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remove micro burr with alu-ox stone instead of gummy

post #1 of 11
Thread Starter 
After deburring and polishing (I do this all with an alu-ox stone at the moment), you're supposed to take off the hanging micro burr between side and base edges at a 45 degree angle very lightly. Most say to us a gummi stone for this. Can I use the alu-oxide stone to do the same thing or is it too abrasive? I'm worried about detuning the edge.
post #2 of 11
You can feel whether or not you need to deburr. If you're just polishing with 200+ grit stones then a very light freehand pass with your highest grit stone along the base edge will knock the burr down from any "aggressive" side edge polishing. I've never found the need to run any stone at my edges at a 45 degree angle to them (although that is an accepted practice), but I usually use a polishing progression up to an 800 grit stone on my side edges and that leaves little to no burr on the base side edge. If it did leave any kind of burr it would always be along the base edge and it can usually be felt.

Let me re-emphasize that if you do choose to run the stone down the base edge that you do so very, very lightly to just knock off any burr resulting from polishing. We don't want to reset the base bevel angle here accidentally.
post #3 of 11
a gummi stone is so inexpensive and easy to use.

just get one.
post #4 of 11
Thread Starter 
Yeah, I probably will but in the meantime can I use the alu-oxide for this or will it detune the edge?
post #5 of 11
personally, i would just skip the step in the mean time.
post #6 of 11
I wouldn't skip it if you actually have a burr along the edge from tuning. You'll be sort of left with what is called a "railed" edge. This is an old tuning term that means the edges are higher than the base. In this case the burr is higher than the edges (not necessarily the base also) and will cause you significant problems when trying to turn. A railed edge makes a ski want to track straight and stay on the edge even when you want it to turn.

A burr of significant length left along the edge(s) of your skis is one of the most frustrating ski tuning problems that people deal with. The skis won't be any fun on the mountain.
post #7 of 11
Thread Starter 
It seems the normal way of doing this is deburr & polish base edge, then deburr and polish side edge. This leaves you with a small hanging burr, which you take off with a gummy at a 45 degree angle.

This article:
http://www.holmenkol.us/myadmin/data...20Work%204.pdf

recommends doing the side edge first, then deburr the base edge 2nd.
Or you do base, side, then base again. Seems like you don't need to run anything along at 45 degrees.

?????
post #8 of 11

Sharpening outside edge

So, do you guys sharpen/polish/ your outside edge as well? Technically you don't ski on the outside do you?
post #9 of 11
Quote:
Originally Posted by GordonFreeman View Post
It seems the normal way of doing this is deburr & polish base edge, then deburr and polish side edge. This leaves you with a small hanging burr, which you take off with a gummy at a 45 degree angle.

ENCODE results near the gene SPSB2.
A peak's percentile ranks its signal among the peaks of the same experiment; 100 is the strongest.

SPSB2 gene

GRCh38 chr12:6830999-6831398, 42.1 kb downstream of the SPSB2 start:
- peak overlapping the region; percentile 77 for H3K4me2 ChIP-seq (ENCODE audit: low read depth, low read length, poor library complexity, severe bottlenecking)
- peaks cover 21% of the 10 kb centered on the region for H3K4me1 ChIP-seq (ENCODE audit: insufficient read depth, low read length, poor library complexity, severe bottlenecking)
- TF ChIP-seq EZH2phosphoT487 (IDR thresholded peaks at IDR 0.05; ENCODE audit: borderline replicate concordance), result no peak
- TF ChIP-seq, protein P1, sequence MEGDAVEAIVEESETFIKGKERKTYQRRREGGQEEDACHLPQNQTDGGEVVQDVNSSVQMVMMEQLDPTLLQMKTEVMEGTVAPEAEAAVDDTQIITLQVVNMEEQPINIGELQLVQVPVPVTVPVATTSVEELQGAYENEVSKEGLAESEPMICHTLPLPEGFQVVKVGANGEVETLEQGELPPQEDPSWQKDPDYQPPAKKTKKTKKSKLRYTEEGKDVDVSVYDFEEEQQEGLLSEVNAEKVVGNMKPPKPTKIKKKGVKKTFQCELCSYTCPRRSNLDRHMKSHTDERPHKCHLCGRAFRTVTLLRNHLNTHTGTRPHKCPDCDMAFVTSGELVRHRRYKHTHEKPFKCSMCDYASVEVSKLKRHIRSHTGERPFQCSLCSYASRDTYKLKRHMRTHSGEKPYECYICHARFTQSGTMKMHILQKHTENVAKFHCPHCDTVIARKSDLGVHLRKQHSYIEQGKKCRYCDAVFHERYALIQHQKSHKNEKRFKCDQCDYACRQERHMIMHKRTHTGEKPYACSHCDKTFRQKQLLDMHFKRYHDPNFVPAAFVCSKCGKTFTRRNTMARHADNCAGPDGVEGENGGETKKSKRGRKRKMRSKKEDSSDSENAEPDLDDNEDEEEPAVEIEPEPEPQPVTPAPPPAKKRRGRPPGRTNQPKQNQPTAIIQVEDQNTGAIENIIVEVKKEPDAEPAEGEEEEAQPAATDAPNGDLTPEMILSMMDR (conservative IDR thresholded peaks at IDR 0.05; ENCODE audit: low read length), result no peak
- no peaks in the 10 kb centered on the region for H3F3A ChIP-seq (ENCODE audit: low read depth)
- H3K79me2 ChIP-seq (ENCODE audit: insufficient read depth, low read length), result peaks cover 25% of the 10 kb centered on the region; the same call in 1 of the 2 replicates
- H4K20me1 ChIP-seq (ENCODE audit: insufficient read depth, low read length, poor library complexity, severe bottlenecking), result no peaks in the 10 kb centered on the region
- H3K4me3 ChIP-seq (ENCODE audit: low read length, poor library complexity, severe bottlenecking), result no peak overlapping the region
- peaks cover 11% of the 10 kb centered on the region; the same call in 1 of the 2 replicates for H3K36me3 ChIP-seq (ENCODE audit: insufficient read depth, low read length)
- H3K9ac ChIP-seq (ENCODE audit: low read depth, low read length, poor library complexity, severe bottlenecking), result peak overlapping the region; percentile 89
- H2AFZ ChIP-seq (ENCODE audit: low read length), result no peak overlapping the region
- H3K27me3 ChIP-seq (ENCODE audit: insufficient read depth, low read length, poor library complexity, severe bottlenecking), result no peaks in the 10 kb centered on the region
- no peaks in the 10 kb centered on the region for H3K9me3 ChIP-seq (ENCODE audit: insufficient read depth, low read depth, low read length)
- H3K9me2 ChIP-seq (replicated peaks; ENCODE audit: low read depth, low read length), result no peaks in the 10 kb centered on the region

This article:
http://www.holmenkol.us/myadmin/data...20Work%204.pdf

recommends doing the side edge first, then deburr the base edge 2nd.
Or you do base, side, then base again. Seems like you don't need to run anything along at 45 degrees.

?????
You don't remove the hanging burr at a 45 degree angle. you run the stone flat against your base and in contact with the base edge with medium pressure.

You need a very hard gummi or i prefer an actual stone like and arkansas,ceramic alu-oxide or true hard stone for this purpose.

you can running a gummi down the edge at a 45 degree angle as a very last step, bjut ezxtremmly lightly just to have an x-tra smooth edge. this will not help with the hanging burr issue caused by tuning and polishing your side edge. This must be done flat against the base edge!
post #10 of 11
Thanks for straightening "us" out on that A-man. I knew something wasn't sitting right with me about running a stone at 45 degrees to the edge to remove a burr. I never do that and wasn't thinking "correctly" about why not.

spielerman - I always sharpen/polish the side edges first and then deburr along the base edge (as Holmenkol recommends). You generally never touch the base edge after the initial bevel is set. All you ever might do is knock down burrs (from rock damage, etc.) on the base edge side. To sharpen ski edges it's only necessary to sharpen & polish the side edges. If you think about it some you'll realize why that's the case.
post #11 of 11
Quote:
Originally Posted by Atomicman View Post
You don't remove the hanging burr at a 45 degree angle. you run the stone flat against your base and in contact with the base edge with medium pressure.

You need a very hard gummi or i prefer an actual stone like and arkansas,ceramic alu-oxide or true hard stone for this purpose.


If you don't screw up your base edges by running over stuff and you knock down the burr with a hard smooth stone, you'll end up polishing the base edges too, giving you a faster ski.

Learn how to knock down the hanging burr by hand. If you screw up, you just need to go through the diamonds again. Result: even better polished side edges. So screwing up ain't so bad either -- just takes a bit more time to get it right.

It's worth the effort.
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